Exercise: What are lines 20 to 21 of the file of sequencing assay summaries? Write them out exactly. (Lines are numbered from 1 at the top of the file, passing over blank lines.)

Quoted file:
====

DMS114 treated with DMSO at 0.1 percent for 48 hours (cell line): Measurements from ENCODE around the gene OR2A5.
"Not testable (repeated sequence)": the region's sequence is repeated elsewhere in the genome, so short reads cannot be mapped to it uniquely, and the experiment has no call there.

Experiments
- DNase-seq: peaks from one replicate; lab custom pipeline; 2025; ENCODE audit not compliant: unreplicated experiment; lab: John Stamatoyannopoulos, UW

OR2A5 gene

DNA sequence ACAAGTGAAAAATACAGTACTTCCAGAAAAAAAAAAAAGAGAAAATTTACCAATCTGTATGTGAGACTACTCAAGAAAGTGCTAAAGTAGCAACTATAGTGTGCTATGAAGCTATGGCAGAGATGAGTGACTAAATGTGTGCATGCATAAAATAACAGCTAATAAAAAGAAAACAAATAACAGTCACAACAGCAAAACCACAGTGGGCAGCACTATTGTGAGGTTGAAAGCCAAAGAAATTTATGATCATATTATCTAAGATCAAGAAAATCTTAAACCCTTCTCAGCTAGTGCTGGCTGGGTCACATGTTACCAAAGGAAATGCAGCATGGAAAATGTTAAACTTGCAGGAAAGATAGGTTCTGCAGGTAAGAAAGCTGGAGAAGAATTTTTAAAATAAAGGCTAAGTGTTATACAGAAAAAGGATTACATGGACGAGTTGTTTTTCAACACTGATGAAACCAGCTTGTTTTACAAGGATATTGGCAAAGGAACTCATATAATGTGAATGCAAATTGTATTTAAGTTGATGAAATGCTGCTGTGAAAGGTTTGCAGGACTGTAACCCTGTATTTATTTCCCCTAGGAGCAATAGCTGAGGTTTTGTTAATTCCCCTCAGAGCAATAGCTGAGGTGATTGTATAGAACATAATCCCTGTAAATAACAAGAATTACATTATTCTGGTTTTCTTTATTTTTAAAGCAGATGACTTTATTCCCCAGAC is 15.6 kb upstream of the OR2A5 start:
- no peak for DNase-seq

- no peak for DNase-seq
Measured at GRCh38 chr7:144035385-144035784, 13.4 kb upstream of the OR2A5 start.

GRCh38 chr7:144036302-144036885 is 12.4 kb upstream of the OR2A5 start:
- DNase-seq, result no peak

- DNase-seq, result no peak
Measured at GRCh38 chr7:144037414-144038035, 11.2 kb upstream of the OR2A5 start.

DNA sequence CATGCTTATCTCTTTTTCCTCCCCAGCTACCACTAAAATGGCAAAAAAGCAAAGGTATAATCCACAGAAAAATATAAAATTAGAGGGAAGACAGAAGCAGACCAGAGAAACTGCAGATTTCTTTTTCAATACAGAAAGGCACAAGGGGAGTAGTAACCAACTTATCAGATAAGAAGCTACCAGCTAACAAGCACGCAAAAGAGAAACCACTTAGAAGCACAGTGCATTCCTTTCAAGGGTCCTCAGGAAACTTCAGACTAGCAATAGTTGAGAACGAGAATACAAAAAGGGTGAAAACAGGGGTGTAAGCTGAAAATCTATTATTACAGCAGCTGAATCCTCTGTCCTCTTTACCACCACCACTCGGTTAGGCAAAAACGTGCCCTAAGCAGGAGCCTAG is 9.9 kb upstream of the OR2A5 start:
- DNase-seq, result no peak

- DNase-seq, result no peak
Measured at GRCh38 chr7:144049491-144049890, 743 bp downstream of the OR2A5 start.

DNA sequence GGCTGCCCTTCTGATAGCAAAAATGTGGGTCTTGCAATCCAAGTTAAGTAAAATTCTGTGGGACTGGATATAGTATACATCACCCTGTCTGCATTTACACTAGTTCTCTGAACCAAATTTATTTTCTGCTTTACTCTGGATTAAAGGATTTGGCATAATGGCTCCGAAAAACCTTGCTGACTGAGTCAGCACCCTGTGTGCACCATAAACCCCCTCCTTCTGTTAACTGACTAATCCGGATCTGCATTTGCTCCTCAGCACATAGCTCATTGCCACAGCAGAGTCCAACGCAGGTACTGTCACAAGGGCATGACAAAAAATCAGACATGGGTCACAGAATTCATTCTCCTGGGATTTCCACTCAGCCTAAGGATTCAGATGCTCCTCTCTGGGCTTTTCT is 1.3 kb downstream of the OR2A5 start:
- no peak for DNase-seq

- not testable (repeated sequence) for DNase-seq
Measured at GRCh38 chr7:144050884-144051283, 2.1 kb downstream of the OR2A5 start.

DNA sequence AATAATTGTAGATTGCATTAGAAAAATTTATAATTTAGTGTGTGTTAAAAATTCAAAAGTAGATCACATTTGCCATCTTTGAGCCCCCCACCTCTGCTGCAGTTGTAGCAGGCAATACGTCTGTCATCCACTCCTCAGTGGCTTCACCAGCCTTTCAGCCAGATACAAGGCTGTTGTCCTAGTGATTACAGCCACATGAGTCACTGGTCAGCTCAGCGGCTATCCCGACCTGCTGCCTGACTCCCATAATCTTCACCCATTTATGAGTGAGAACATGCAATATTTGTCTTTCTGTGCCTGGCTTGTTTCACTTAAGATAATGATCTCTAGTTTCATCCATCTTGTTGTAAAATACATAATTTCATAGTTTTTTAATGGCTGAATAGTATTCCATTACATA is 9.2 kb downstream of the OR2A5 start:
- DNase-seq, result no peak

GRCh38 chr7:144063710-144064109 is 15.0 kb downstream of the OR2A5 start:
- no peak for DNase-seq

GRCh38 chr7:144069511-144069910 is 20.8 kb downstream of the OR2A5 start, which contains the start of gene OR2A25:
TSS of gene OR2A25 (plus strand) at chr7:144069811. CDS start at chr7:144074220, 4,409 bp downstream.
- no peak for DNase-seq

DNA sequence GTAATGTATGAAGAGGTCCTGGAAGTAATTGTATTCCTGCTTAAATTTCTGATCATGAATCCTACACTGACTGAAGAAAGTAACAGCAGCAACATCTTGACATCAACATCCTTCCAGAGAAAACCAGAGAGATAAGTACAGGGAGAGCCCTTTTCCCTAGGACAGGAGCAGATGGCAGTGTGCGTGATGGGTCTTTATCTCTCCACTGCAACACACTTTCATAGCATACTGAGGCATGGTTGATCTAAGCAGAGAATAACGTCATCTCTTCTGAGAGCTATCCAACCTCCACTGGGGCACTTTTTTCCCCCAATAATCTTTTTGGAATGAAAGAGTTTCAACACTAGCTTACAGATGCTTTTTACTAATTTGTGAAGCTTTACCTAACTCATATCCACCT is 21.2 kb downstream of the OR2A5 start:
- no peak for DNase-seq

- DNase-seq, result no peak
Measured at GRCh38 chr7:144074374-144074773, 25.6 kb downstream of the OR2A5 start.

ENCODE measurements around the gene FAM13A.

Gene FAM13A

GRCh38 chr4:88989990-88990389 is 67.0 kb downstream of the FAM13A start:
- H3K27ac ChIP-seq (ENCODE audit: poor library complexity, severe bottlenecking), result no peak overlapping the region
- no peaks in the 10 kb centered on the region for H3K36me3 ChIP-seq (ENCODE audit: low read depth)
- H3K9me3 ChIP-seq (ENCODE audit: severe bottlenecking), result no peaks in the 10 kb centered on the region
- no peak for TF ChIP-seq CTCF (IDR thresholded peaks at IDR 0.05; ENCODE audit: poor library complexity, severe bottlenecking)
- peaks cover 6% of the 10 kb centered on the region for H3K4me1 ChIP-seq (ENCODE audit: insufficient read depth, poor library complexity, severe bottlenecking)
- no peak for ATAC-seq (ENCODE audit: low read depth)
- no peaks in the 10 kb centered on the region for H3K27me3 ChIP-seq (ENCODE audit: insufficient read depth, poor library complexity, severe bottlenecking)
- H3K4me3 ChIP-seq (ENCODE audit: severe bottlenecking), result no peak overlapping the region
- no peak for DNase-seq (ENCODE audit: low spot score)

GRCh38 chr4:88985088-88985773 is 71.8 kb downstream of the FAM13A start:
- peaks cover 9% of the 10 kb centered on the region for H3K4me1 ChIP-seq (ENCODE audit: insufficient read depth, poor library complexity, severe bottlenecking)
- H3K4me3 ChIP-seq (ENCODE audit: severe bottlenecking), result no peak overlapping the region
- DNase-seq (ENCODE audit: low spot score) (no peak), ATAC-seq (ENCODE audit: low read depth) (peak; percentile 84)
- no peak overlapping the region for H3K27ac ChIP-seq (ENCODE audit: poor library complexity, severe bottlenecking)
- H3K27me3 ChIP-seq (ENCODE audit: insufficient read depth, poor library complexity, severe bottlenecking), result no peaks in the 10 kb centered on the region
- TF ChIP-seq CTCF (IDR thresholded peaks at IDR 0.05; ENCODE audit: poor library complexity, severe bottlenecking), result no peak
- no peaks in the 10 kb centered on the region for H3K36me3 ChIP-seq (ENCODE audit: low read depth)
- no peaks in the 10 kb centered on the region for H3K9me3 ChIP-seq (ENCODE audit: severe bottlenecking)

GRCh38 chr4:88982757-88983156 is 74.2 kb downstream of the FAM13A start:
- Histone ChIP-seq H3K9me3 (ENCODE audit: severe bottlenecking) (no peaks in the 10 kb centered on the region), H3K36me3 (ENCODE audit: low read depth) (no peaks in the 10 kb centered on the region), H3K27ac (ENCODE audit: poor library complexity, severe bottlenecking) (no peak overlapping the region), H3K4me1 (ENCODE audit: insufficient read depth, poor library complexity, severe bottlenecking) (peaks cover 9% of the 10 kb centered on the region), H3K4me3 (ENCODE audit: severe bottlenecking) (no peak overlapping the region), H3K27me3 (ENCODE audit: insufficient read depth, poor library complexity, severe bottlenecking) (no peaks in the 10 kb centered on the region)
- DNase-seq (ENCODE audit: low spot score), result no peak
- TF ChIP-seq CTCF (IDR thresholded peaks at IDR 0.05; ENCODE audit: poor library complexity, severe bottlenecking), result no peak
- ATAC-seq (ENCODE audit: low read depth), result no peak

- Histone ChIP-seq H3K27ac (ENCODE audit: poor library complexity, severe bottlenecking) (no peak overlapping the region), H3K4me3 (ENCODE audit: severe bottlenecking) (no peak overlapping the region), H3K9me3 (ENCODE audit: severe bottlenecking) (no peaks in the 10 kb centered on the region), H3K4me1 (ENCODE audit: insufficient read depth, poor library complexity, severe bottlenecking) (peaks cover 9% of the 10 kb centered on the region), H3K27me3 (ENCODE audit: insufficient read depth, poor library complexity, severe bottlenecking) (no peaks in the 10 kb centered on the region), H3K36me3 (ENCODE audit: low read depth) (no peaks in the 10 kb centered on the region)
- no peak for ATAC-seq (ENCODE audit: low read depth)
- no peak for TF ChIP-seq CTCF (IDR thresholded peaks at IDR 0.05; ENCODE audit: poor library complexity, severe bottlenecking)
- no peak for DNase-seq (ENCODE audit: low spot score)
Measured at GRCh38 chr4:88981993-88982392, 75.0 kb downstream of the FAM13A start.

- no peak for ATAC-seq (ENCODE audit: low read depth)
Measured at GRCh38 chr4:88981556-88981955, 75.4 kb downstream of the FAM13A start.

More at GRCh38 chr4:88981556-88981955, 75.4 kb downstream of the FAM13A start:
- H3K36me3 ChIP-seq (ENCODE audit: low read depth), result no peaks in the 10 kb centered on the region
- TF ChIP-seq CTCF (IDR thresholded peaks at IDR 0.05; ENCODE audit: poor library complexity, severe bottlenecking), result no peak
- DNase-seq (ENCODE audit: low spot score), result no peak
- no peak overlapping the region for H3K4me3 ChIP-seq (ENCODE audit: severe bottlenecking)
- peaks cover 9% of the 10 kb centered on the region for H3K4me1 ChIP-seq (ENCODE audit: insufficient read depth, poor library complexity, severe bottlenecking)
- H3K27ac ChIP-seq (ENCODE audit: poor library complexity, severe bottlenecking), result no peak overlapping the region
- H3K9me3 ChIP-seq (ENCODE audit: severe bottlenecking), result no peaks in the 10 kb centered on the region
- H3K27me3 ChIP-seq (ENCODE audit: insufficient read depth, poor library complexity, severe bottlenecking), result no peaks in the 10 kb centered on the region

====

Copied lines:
- not testable (repeated sequence) for DNase-seq
Measured at GRCh38 chr7:144050884-144051283, 2.1 kb downstream of the OR2A5 start.